Mental Health Counseling for Heartbreak: Real Dangers of Lost Love
Broken Heart: Do you need Professional Therapy and Counseling
Takotsubo cardiomyopathy, stress cardiomyopathy
There seems to be a growing trend in the world of Psychology which overlaps into an area that sadly has always been a trend in the world throughout time…heartbreak.
If you’re old enough to read this article, chances are you’re old enough to know the pain I’m talking about.
It’s the kind of miserable ache that millions of songs, poems, letters, movies, and Hallmark Channel special presentations have been built around for centuries. As the saying goes, it’s a story (and pain) as old as time, the agony of having someone break your heart.
Yet as many words and cheesy movie scenes as nearly all of us have experienced in our lifetime, that unique agony has always remained something of a mystery in many ways. For example, the majority of people would consider it an emotional wound for the most part, but very few would argue it can’t leave you physically devastated in endless way. How many nights sleep have been lost to that torment of replaying the key moments in lost relationships on the movie screen of our minds. Watching the best and worst scenes on a maddening endless loop, trying to freeze, erase, or delete scenes we wish we could relive or rewrite completely.
Those nights not only have massive physical impact on our hours of sleep, which min turn impact exhaustion, but they play a role in skyrocketing other “never fun” conditions such as anxiety, depression, stress, dehydration (lots of tears requires a lot of water), loss of appetite, fatigue, and overall drop in self esteem.
There have even been multiple articles and news stories written in the last few years explaining the possibility of extreme cases being fatal when causing conditions such as stress-induced cardiomyopathy or takotsubo cardiomyopathy. The theory behind the belief in heartbreak actually breaking a functioning heart being that certain hormones and physical reactions which many researchers believe go along with significant life events such as:
• Loss of income, job, security
• Unexpected death of a significant relationship
• Intense fear (which can be related to loss of relationship)
Add to these, the suspicion that a previously diagnosed psychiatric disorder seems to play a role in the condition and it’s more understandable that what used to be thought of a right of passage into adulthood is more and more often being viewed as a serious medical condition which should be treated with therapy and/or ongoing counseling to lessen the damage and shorten the time the “hurt” actually causes long lasting, more serious hurt to your body.
The good news is the effects and causes are usually more reversible than in the long feared “heart attack” situations that strike as a result of blocked arteries that happen due to fatty buildup and blood clotting in the walls of the arteries. With broken heart syndrome the same arteries are providing less blood as a result of constriction causing reduced blood flow.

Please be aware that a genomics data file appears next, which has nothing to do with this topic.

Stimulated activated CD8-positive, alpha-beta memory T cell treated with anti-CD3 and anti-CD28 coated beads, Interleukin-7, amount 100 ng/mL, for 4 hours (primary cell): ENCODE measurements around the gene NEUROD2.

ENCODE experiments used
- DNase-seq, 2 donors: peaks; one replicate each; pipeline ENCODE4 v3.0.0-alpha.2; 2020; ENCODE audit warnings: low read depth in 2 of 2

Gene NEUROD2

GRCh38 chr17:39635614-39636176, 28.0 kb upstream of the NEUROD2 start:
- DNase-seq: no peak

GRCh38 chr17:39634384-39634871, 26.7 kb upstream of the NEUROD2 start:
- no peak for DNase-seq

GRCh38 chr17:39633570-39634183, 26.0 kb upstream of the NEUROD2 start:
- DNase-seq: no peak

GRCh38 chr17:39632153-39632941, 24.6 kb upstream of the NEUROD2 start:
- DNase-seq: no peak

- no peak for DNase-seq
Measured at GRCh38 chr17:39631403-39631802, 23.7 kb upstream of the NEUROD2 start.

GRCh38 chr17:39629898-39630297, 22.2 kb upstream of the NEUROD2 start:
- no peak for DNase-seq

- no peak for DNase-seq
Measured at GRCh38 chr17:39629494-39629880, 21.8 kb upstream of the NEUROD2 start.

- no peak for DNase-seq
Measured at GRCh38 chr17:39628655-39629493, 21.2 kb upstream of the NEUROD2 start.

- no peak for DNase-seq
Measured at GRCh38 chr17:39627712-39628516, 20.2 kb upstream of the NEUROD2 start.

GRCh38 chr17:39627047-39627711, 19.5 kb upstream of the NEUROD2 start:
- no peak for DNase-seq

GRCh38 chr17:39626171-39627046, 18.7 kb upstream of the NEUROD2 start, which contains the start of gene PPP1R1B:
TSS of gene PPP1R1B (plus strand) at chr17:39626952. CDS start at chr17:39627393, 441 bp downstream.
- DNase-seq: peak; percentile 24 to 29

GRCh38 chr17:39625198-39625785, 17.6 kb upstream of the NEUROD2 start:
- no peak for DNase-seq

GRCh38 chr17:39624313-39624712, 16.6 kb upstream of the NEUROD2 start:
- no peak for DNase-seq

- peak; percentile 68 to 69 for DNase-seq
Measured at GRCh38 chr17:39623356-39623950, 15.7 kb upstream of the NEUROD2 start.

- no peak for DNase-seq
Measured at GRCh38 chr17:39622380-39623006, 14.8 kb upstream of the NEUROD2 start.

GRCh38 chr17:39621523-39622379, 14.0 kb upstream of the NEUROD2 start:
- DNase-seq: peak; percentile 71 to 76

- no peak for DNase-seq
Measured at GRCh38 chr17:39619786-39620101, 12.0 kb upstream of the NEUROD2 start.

Not Just a Couch Trip Anymore
An understandable reaction to the recent attention being given to the topic of lost love can be seen in the area of psychology not only through traditional channels such as LMFT and family counseling sessions but through more modern channels such as online coaching.
Yes, you read that right…Coaching.
But this coach isn’t wearing a whistle and polyester shorts screaming at you for dropping a pass or running the wrong play. This coach is more concerned with the thoughts running endlessly through your mind and tormenting your tear ducts with dehydration and plaguing your friends with endless support calls.
The good news is you won’t have to fear running extra laps or being benched for the big game. The bad news is you may have to stick to strategies that involve “benching” your compulsion to text your ex one more time, write a heartfelt letter to explain beautiful future they could be throwing away, or spend another evening clicking through all those Facebook pictures you can’t bring yourself to delete.
That could very well be the kind of coaching advice you receive from Coach Lee, an online resource many people are using to not so much get over the losing the love of your life, but the much more welcome alternative of winning your ex back. Which, anyone would have to admit would usually be the much-preferred route to getting over any agonizing romantic loss.
But don’t expect advice to follow the script of one of those movie scenes mentioned earlier. The truth is the medicine for your emotional well being can taste just as bad as that old cough syrup your family doctor used to force you to swallow. An example of this form of tough -love recovery game plan is described by Lee when he explains “The dumped person will constantly call, text, beg, plead, cry, show up at their ex’s home or workplace and all of it only serves to prevent your ex from missing you. It has the exact opposite effect in a strong way.”
The recovery coach believes this approach does two things. First, it not only creates a longing in one who initiated the break up for that contact they’ve become accustomed to, it forces their mind to remember the good moments and question the decision that took you out of their lives. Secondly, and maybe more importantly from an overall emotional health perspective, it helps encourage the broken-hearted to begin rehabilitation by adjusting to the withdrawals that come from an ended valued relationship.
Whereas, Lee comes from a behavioral analyst background there are other sites and resources from traditional and formal studies in counseling and therapy which are also popping up to help address the recent spike in trying to heal the kind of wounds that many have been taught can only heal with time.
It turns out that not only does time not actually heal all wounds, it can make a lot of them more dangerous if left unaddressed.